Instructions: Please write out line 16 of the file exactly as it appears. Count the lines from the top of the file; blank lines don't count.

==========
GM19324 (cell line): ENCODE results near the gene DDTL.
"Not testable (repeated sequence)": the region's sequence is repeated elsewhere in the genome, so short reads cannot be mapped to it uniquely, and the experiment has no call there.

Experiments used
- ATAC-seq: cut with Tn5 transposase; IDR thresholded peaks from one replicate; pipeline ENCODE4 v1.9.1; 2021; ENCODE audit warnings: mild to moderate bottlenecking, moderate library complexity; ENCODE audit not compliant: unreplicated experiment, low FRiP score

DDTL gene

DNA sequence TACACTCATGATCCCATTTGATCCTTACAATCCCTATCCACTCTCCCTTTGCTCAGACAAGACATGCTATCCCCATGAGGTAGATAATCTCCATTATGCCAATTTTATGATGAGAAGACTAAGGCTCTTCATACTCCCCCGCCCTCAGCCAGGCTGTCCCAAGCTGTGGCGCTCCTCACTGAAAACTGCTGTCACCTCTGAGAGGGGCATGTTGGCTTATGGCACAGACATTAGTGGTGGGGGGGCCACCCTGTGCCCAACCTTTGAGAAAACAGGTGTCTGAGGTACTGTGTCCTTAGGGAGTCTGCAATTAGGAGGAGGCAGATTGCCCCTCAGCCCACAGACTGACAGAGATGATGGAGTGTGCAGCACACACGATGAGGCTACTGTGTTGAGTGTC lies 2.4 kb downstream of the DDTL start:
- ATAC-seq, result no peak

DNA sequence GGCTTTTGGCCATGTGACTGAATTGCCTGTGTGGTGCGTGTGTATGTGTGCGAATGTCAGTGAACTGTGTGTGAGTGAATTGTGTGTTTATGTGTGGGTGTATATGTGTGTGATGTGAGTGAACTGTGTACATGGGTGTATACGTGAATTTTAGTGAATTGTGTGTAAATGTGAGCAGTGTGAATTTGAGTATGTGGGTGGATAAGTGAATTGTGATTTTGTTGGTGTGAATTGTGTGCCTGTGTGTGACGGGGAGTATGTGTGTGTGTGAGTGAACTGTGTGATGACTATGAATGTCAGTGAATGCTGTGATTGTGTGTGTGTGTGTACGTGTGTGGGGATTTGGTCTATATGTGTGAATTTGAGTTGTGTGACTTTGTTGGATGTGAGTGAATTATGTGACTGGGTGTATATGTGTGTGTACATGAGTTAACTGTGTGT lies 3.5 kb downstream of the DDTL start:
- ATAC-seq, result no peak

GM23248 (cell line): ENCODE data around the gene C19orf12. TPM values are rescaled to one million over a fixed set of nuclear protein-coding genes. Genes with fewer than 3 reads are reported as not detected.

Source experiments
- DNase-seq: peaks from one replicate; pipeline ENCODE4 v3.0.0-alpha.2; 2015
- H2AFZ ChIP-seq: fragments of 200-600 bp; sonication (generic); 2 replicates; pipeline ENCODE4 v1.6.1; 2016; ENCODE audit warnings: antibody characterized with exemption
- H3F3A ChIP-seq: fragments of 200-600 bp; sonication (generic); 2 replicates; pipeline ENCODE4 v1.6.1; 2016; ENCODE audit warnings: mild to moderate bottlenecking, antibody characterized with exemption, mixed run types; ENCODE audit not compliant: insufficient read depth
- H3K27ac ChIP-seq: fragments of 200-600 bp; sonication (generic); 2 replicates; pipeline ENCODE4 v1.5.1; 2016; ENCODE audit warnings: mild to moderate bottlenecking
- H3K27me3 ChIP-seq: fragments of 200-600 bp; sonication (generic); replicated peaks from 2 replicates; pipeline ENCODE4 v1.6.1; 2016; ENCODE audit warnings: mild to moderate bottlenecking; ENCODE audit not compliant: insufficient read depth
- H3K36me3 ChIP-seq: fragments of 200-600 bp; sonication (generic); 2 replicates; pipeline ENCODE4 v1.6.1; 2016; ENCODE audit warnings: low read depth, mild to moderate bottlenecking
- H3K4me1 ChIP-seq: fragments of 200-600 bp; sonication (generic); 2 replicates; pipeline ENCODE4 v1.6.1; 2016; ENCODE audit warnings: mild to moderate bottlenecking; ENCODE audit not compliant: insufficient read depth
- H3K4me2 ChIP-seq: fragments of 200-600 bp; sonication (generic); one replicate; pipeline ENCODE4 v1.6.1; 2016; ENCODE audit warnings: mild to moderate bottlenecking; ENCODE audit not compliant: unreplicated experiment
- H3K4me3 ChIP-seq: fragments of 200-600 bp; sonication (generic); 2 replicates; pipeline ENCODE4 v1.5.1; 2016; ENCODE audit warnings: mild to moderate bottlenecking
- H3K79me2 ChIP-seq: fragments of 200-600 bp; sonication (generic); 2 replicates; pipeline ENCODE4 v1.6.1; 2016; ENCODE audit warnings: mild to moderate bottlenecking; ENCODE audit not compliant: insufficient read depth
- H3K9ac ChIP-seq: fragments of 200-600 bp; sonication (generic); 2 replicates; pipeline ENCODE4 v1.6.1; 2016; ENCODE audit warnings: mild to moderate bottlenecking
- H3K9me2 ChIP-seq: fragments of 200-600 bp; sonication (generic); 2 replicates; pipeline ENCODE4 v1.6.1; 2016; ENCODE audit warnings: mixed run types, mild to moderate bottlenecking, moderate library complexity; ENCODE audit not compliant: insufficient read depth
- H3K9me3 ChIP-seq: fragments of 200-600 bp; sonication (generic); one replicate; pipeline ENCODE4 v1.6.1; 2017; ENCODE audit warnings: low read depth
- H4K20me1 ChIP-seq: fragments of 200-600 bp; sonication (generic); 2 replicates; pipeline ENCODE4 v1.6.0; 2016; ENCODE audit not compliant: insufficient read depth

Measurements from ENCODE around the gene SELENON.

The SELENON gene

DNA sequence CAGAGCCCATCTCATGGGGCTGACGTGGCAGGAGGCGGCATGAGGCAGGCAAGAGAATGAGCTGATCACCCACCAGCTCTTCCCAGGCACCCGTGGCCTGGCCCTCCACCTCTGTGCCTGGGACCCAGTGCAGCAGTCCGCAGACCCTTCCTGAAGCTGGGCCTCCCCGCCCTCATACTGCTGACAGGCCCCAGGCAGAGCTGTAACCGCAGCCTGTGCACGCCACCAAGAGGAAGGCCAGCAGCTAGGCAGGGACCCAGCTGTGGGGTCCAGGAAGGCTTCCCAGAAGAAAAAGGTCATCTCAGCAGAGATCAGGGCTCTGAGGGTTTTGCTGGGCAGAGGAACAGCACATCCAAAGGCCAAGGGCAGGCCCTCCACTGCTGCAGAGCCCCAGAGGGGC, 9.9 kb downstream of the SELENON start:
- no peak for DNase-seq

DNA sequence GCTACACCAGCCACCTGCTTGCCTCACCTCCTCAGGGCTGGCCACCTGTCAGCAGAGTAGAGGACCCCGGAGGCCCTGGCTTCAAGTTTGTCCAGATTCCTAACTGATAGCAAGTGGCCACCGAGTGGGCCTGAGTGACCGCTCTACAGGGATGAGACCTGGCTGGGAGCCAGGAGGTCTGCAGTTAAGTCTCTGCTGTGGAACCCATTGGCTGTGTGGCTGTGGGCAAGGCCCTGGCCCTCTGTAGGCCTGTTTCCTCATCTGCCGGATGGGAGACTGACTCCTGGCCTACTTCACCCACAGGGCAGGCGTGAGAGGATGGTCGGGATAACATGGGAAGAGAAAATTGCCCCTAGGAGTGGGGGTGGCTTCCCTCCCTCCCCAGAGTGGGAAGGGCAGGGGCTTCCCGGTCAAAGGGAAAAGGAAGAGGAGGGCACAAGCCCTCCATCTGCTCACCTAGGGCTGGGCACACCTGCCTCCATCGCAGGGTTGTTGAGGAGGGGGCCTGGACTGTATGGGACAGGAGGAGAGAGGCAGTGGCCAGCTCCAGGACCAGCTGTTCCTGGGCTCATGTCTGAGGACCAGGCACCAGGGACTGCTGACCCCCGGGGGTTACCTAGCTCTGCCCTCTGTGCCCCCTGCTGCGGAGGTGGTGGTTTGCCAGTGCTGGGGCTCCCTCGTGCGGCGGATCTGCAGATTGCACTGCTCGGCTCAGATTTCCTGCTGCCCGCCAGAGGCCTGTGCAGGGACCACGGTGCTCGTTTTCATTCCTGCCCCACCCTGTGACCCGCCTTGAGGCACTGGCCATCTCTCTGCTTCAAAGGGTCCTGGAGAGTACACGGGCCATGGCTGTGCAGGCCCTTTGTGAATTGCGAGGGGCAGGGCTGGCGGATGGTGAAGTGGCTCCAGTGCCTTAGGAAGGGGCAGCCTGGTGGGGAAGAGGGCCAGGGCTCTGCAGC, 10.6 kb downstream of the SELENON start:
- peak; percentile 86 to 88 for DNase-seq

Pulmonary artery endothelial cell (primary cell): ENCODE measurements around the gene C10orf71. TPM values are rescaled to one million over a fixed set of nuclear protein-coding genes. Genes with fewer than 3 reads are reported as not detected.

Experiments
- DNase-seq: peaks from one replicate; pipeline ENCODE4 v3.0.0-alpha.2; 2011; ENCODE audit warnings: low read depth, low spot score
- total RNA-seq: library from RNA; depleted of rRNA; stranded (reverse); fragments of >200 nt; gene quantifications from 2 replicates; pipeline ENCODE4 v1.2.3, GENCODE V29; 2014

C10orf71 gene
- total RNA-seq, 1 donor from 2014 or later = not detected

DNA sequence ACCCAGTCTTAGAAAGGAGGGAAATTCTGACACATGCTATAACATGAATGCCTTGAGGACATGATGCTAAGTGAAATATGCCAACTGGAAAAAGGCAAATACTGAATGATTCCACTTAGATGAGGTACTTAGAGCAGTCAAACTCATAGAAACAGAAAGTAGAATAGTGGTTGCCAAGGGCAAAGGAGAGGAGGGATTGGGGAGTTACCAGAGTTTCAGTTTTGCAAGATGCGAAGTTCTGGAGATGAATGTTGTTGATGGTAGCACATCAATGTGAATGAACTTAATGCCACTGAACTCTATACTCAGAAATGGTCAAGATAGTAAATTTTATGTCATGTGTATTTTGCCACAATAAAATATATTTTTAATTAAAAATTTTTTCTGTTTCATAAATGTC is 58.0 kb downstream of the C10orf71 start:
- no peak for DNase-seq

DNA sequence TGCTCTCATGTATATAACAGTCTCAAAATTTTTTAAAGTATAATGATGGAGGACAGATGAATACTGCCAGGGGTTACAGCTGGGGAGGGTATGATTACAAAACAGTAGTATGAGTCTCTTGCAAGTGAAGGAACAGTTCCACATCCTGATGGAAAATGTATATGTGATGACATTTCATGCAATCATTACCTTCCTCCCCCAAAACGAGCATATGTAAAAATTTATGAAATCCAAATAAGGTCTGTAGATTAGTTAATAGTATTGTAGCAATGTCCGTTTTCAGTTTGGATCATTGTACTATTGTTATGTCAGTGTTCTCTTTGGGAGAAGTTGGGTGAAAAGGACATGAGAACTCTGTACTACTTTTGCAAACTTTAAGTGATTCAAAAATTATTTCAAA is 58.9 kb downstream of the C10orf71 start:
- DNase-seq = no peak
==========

- H3K27me3 ChIP-seq: fragments of 200-600 bp; sonication (generic); replicated peaks from 2 replicates; pipeline ENCODE4 v1.6.1; 2016; ENCODE audit warnings: mild to moderate bottlenecking; ENCODE audit not compliant: insufficient read depth